Lionel acts for claimants and defendants in all areas of personal injury. He is the current editor of the Accidents Abroad chapter in Bingham’s Personal Injury and Motor Claims Cases and regularly instructed as sole counsel in seven figure fatal and catastrophic injury cases at home and abroad, the latter being associated with jurisdictional (application of the Brussels Regulations) and/or applicable law (Rome II) issues.
Lionel has particular experience in claims involving polytrauma, spinal cord and brain injuries and/or other significant disability. His case load encompasses injury arising out of defective products and he has developed a niche practice in aviation-related claims. These include cases arising out of serious bodily injury following domestic or international aviation accidents, as well as fatal and serious injury claims arising out of light aircraft accidents. Recent work has included representing families in claims arising out of the Shoreham Air Disaster (and advising on generic issues relating to potential group litigation); representing dependents of relatives killed in the Germanwings disaster, in respect of which there were significant disputes as to applicable law, jurisdiction and quantification; and the High Court case of Labbadia, which clarifies the scope of the Court of Appeal’s decision in Barclay v British Airways PLC  EWCA Civ 1419.
As part of his cross-over health and safety/injury practice, Lionel is currently advising and representing a cohort of families in group litigation arising out of the Grenfell Fire. He also acts on behalf of companies facing prosecution or civil claims due to alleged breaches of health & safety legislation on construction sites or in other work environments.
Lionel’s regular practice extends to cases involving complex issues of causation arising from subtle brain injuries, the onset of rheumatological conditions and non-organic pain (including complex regional pain syndrome, FND, chronic pain, post-traumatic fibromyalgia and somataform/somatic symptom disorders).
Featured Personal Injury cases
A (a minor) v B & WMA
High Court spinal cord injury claim. Lionel (instructed by Joseph Dodman and Patrick Maguire at HCC) is representing a teenage boy who has suffered a C5 incomplete SCI in an accident at school following a playfight in circumstances where there was inadequate supervision of the students, compounded by delayed treatment. Liability and quantum remain in dispute.
B v T
High Court spinal cord injury claim. Lionel (instructed by Phillip Andrews at Scooters & Bikes Legal) is representing a young man who suffered a T3/T4 SCI in a motorcycling accident during a filtering manoeuvre. Liability and quantum remain in dispute but the parties are working together to put in place an appropriate rehabilitation package.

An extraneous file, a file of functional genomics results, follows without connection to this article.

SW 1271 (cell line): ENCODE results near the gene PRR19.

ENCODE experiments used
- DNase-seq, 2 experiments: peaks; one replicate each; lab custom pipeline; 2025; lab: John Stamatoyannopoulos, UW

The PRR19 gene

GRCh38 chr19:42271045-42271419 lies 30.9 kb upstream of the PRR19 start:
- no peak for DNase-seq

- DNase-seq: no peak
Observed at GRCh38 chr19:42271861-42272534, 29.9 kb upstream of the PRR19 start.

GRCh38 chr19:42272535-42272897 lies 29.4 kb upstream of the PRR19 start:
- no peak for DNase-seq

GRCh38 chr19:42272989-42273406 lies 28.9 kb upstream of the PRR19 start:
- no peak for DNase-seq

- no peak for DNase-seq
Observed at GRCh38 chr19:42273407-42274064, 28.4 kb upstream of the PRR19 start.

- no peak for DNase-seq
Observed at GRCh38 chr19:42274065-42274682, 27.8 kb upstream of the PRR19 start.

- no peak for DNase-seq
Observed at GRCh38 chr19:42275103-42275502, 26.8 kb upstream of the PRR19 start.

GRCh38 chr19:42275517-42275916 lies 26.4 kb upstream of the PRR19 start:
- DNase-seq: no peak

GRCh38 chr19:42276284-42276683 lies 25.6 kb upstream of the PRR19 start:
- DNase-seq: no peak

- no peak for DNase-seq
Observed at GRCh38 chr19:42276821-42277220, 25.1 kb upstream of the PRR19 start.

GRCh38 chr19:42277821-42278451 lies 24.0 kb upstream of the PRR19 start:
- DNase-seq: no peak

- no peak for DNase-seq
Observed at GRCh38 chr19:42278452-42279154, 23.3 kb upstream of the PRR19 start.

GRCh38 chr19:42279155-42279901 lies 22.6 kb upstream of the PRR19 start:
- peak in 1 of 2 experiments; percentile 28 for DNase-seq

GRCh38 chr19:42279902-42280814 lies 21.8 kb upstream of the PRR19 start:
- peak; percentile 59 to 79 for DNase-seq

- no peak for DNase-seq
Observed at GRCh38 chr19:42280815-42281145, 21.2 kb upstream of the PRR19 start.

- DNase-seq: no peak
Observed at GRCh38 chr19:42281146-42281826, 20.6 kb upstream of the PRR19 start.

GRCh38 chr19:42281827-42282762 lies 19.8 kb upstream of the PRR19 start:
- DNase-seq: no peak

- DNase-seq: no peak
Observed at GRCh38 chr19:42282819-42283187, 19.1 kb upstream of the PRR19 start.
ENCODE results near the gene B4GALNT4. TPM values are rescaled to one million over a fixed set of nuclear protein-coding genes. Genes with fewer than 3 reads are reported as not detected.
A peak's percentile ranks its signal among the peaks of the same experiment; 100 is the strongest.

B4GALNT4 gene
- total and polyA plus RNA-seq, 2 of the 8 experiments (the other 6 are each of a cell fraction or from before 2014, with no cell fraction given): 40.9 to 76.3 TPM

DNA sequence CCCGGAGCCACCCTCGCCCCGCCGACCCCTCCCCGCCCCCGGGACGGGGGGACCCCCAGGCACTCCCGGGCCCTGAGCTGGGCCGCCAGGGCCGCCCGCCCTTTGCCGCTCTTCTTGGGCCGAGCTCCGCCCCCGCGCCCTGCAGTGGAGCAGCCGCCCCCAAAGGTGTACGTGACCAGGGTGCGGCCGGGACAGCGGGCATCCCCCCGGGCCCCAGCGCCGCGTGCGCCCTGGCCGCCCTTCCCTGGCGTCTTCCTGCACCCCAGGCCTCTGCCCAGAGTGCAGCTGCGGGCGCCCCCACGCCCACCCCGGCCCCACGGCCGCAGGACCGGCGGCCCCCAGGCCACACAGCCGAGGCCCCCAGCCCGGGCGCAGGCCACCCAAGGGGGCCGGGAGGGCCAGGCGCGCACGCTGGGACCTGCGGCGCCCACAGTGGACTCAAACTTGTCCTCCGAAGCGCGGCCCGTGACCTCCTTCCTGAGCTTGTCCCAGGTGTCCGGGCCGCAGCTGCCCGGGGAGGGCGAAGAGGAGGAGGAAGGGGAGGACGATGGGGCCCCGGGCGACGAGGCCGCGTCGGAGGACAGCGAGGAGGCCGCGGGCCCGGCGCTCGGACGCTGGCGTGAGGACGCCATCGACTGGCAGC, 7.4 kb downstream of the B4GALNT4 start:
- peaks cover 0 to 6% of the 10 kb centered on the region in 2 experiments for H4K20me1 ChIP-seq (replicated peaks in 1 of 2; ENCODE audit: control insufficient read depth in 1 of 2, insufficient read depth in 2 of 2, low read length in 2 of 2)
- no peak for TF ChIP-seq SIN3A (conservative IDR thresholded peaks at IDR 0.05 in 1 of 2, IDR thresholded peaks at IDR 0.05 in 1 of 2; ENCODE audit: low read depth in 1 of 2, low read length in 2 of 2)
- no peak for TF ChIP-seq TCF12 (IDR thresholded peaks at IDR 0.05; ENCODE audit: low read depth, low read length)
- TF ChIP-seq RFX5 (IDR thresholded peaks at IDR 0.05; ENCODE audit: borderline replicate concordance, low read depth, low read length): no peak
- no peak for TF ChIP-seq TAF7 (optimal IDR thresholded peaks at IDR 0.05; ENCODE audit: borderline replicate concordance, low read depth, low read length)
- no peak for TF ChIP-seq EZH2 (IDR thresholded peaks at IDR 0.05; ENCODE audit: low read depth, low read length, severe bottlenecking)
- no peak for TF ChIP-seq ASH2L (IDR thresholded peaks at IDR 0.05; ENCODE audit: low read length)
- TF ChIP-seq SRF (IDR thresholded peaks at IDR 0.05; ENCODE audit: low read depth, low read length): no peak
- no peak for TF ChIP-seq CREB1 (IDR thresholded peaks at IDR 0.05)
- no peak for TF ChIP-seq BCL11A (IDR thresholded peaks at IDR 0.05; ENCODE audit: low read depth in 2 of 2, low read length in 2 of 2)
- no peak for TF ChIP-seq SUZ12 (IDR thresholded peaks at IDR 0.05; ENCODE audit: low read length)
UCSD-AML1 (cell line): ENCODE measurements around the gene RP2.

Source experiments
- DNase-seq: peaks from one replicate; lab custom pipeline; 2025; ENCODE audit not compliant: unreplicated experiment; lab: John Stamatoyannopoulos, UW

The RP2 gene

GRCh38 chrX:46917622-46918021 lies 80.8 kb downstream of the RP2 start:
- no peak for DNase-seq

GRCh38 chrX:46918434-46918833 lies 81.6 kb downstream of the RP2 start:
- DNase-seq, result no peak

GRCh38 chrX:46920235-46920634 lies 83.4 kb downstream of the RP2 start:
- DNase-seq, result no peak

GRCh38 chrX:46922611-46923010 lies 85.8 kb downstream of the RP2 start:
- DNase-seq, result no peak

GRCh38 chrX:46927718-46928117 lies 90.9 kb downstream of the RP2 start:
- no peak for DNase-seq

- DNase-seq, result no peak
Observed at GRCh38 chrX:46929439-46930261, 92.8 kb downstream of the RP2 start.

S v B & C
Lionel (instructed by Patrick Maguire and Amber Braybrooke of HCC Solicitors and led at the JSM by Simon Browne KC) represented a young claimant in a High Court spinal cord injury claim arising out of a high-speed collision in which his client had been rendered paraplegic.
The Claimant, who was 18 at the time of injury, was in a car being driven recklessly by an older friend, resulting in a crash in which the vehicle rolled multiple times. Primary liability was admitted but the insurers initially pursued contributory negligence arguments based on an alleged failure to wear a seatbelt (the Claimant having no recollection). This issue was conceded by the Defendants only once it became clear on the medical evidence that the violence and multi-directional forces involved would have made the injury equally, if not more, severe even if a seatbelt had been worn.
The case involved interesting issues of principle, including the extent to which the care regime should extend to offering greater independence, freedom of choice and autonomy – by enabling the Claimant to have an assistant on call 24 hours/day – rather than merely meeting his basic care needs (as the Defendants contended); and whether the past costs of a personal injury trust should be recoverable as a form of financial assistance in circumstances where, despite retaining capacity, the Claimant would have no feasible method of managing his unallocated interim payments without such assistance (the case of Martin v Salford Royal NHS Foundation Trust  EWHC 532 (QB) having resolved the issue unfavourably to injured parties with capacity in respect of prospective trust costs only).
Settlement was achieved at a JSM against leading counsel on 29 November 2022 after exchange of evidence and fully pleaded schedules on a without prejudice basis. The settlement figure was commensurate with the Claimant’s contentions about the cost and quality of his current care needs, with the Claimant accepting a larger lump sum to invest rather than a VPPO.